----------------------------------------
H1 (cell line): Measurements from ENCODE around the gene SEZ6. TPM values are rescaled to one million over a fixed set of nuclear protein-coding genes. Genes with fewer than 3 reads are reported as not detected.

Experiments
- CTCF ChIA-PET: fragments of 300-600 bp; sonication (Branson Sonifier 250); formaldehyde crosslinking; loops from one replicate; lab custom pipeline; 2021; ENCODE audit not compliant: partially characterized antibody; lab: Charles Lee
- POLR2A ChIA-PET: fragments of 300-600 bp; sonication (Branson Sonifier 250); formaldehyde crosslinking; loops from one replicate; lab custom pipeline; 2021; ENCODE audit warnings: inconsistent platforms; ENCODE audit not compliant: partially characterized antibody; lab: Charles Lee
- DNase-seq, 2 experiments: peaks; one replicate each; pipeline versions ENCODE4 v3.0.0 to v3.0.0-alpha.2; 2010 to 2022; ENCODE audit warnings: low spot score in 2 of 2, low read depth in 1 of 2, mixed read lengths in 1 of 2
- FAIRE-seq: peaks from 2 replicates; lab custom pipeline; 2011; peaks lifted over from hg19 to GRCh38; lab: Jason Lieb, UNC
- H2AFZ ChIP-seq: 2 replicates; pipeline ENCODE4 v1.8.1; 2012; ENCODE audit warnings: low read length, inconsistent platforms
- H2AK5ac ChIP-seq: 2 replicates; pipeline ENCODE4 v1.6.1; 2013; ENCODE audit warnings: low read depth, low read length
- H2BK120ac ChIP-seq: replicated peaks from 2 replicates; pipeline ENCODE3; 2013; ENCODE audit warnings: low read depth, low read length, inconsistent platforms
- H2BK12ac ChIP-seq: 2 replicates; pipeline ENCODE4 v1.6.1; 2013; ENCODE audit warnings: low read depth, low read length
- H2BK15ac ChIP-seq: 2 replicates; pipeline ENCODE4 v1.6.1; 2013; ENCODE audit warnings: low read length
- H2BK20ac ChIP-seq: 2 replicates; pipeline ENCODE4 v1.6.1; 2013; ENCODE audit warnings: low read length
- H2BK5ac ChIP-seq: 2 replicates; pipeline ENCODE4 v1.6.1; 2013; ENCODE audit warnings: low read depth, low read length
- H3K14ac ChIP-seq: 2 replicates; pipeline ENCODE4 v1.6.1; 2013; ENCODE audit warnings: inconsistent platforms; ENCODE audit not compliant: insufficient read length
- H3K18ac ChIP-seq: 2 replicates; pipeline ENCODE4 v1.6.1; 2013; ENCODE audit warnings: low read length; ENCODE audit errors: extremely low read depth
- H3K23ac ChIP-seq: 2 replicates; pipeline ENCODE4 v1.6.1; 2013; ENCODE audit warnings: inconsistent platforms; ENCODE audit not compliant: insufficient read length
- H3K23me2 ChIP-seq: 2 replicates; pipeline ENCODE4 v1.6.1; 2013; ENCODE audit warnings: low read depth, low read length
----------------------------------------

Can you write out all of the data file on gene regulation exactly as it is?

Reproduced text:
H1 (cell line): Measurements from ENCODE around the gene SEZ6. TPM values are rescaled to one million over a fixed set of nuclear protein-coding genes. Genes with fewer than 3 reads are reported as not detected.

Experiments
- CTCF ChIA-PET: fragments of 300-600 bp; sonication (Branson Sonifier 250); formaldehyde crosslinking; loops from one replicate; lab custom pipeline; 2021; ENCODE audit not compliant: partially characterized antibody; lab: Charles Lee
- POLR2A ChIA-PET: fragments of 300-600 bp; sonication (Branson Sonifier 250); formaldehyde crosslinking; loops from one replicate; lab custom pipeline; 2021; ENCODE audit warnings: inconsistent platforms; ENCODE audit not compliant: partially characterized antibody; lab: Charles Lee
- DNase-seq, 2 experiments: peaks; one replicate each; pipeline versions ENCODE4 v3.0.0 to v3.0.0-alpha.2; 2010 to 2022; ENCODE audit warnings: low spot score in 2 of 2, low read depth in 1 of 2, mixed read lengths in 1 of 2
- FAIRE-seq: peaks from 2 replicates; lab custom pipeline; 2011; peaks lifted over from hg19 to GRCh38; lab: Jason Lieb, UNC
- H2AFZ ChIP-seq: 2 replicates; pipeline ENCODE4 v1.8.1; 2012; ENCODE audit warnings: low read length, inconsistent platforms
- H2AK5ac ChIP-seq: 2 replicates; pipeline ENCODE4 v1.6.1; 2013; ENCODE audit warnings: low read depth, low read length
- H2BK120ac ChIP-seq: replicated peaks from 2 replicates; pipeline ENCODE3; 2013; ENCODE audit warnings: low read depth, low read length, inconsistent platforms
- H2BK12ac ChIP-seq: 2 replicates; pipeline ENCODE4 v1.6.1; 2013; ENCODE audit warnings: low read depth, low read length
- H2BK15ac ChIP-seq: 2 replicates; pipeline ENCODE4 v1.6.1; 2013; ENCODE audit warnings: low read length
- H2BK20ac ChIP-seq: 2 replicates; pipeline ENCODE4 v1.6.1; 2013; ENCODE audit warnings: low read length
- H2BK5ac ChIP-seq: 2 replicates; pipeline ENCODE4 v1.6.1; 2013; ENCODE audit warnings: low read depth, low read length
- H3K14ac ChIP-seq: 2 replicates; pipeline ENCODE4 v1.6.1; 2013; ENCODE audit warnings: inconsistent platforms; ENCODE audit not compliant: insufficient read length
- H3K18ac ChIP-seq: 2 replicates; pipeline ENCODE4 v1.6.1; 2013; ENCODE audit warnings: low read length; ENCODE audit errors: extremely low read depth
- H3K23ac ChIP-seq: 2 replicates; pipeline ENCODE4 v1.6.1; 2013; ENCODE audit warnings: inconsistent platforms; ENCODE audit not compliant: insufficient read length
- H3K23me2 ChIP-seq: 2 replicates; pipeline ENCODE4 v1.6.1; 2013; ENCODE audit warnings: low read depth, low read length